Top 10 Things You Didn’t Know About Your Eyes


Few people could argue that without our 5 senses life would be pretty dull. All our senses are extremely important but I think if you asked most people which sense would they least like to lose they would probably say their vision. As with most of our abilities, our vision is something that many of us take for granted. Only those that wear moists for astigmatism understand the value of vision. If you stop and think for a moment, you will realize that just about everything we do in our day to day life involves our vision. During this article I am going to try and see if I can get you to start thinking a little bit more about your eyes. Listed below is my top 10 list of weird and wonderful things you didn’t know about your eyes

10.  Everyone needs reading glasses as they get older

reading glasses

This is assuming that you already have perfect distance vision. If you are currently reading this article and are under 40 years of age with perfect distance vision, I can say with absolute certainty that you will need reading glasses at some point in the future. For about 99% of the population the age that you will first start needing reading glasses is between 43 and 50 years old. This is because the lens in your eye slowly loses its focusing ability with age. In order to focus things near to you, your lens has to change from a flat to a more spherical shape and it loses the ability to do this as you get older. As you get to around 45 years old you will start to hold things further away from you to keep them focus.

9.  The lens in your eye is quicker than any camera lens

camera lens'

Just behind the pupil sits the eyes natural lens, whose function is to focus on the object you are looking at. Just take a minute to glance around the room and think about how many different distances you are focusing at. Every time you do this, the lens in your eye is instantly changing focus without you even being aware of it! Compare that with a camera lens which takes a few seconds to focus between one distance and another. Just be thankful that the lens in your eye is as quick as it is, otherwise things would be continually going in and out of focus.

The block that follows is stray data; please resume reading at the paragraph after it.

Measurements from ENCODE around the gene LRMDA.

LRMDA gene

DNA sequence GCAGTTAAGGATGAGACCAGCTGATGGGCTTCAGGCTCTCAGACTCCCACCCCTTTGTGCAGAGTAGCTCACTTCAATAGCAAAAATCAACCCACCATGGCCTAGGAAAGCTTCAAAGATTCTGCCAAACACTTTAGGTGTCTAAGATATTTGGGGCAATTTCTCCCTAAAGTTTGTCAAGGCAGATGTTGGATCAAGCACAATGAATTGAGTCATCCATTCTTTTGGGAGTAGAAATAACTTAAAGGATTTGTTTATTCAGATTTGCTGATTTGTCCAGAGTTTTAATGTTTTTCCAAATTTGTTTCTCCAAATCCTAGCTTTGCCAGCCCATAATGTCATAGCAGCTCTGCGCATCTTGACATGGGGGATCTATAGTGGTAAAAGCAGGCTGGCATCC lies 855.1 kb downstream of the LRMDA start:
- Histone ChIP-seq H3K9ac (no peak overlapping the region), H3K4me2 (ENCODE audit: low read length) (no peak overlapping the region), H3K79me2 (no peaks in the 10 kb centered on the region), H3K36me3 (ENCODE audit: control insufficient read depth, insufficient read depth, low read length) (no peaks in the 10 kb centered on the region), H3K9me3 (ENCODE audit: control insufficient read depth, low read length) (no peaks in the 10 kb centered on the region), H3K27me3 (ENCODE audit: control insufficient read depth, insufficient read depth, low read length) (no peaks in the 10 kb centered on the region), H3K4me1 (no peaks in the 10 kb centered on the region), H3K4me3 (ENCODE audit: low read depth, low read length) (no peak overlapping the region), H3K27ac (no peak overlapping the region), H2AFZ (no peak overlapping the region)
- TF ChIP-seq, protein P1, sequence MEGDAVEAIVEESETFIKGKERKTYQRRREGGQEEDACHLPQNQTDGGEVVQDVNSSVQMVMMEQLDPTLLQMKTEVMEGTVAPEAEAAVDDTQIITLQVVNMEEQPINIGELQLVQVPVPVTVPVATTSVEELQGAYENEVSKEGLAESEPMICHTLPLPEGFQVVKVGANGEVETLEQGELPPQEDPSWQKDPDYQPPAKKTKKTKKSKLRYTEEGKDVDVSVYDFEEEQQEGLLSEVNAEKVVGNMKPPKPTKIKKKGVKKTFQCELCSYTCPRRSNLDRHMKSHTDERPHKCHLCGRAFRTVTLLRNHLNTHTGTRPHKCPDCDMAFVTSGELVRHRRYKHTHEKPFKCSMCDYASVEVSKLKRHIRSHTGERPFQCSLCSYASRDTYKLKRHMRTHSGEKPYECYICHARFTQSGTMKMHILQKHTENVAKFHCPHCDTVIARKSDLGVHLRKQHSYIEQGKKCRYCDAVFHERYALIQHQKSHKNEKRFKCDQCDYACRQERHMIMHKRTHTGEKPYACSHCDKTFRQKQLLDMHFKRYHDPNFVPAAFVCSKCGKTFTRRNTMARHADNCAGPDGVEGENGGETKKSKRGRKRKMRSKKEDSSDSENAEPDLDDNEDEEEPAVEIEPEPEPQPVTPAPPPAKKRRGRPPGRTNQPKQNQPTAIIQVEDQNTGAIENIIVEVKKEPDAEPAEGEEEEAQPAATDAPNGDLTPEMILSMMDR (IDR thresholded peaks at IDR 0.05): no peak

8.  Your eyes are fully developed by the age of 7 years old

child eye

By the age of 7 years old our eyes are fully developed and are physiologically the same as adult’s eyes. It is for this reason that it is vitally important to pick up a lazy eye before we reach this age. The earlier a lazy eye is diagnosed, the greater the chance it will respond to treatment, as the eyes are still developing and capable of an improvement in vision. Beyond 7 years old no amount of treatment will result in any improvement in vision.

7. You blink approximately 15,000 times each day

windsheild wipers

Blinking is a semi- involuntary function meaning we do it automatically, but can also choose to blink if we so require. Blinking is an extremely important function of your eyes as it helps remove any debris on the surface of your eye, by spreading fresh tears over them. These tears help to nourish your eyes with oxygen and also have important anti bacterial properties. You can think of the function of blinking as being similar to the action of the windscreen wipers on your car, cleaning and removing everything to keep you seeing clearly.

6.   Everyone gets cataracts as they get older


People don’t realize that cataracts are just a normal consequence of getting older and everyone gets them at some point in their life. You can think of cataracts as being similar to getting grey hair, in that it is just a normal natural age change. The average age people first get cataracts is about aged 70 years old and by 80 years old you are guaranteed to have cataracts. In the same way that you could not find any aged 80 years old without grey hair, it would be equally impossible to find anyone over 80 years old without cataracts. Cataracts refer to a gradual clouding of the lens in your eye and typically take about ten years from onset to them needing treatment.

5.  Diabetes is often first detected during an eye test


People who suffer from type 2 diabetes (the type you develop later in life) are often symptom free, meaning they often don’t even know that they have it. This type of diabetes is commonly picked up during an eye test as it can be seen as tiny hemorrhages from leaking blood vessels at the back of your eye. This certainly is good reason to get your eyes tested regularly.

4.  You see with your brain and not your eyes


The function of your eyes is to collect all the required information about the object you are looking at. This information is then passed from your eye to the brain via the optic nerve. It is the brain (visual cortex) where all this information is analyzed to enable you to ‘see’ the object in its finished form. This is not to say that your eyes don’t play an important role as they certainly do.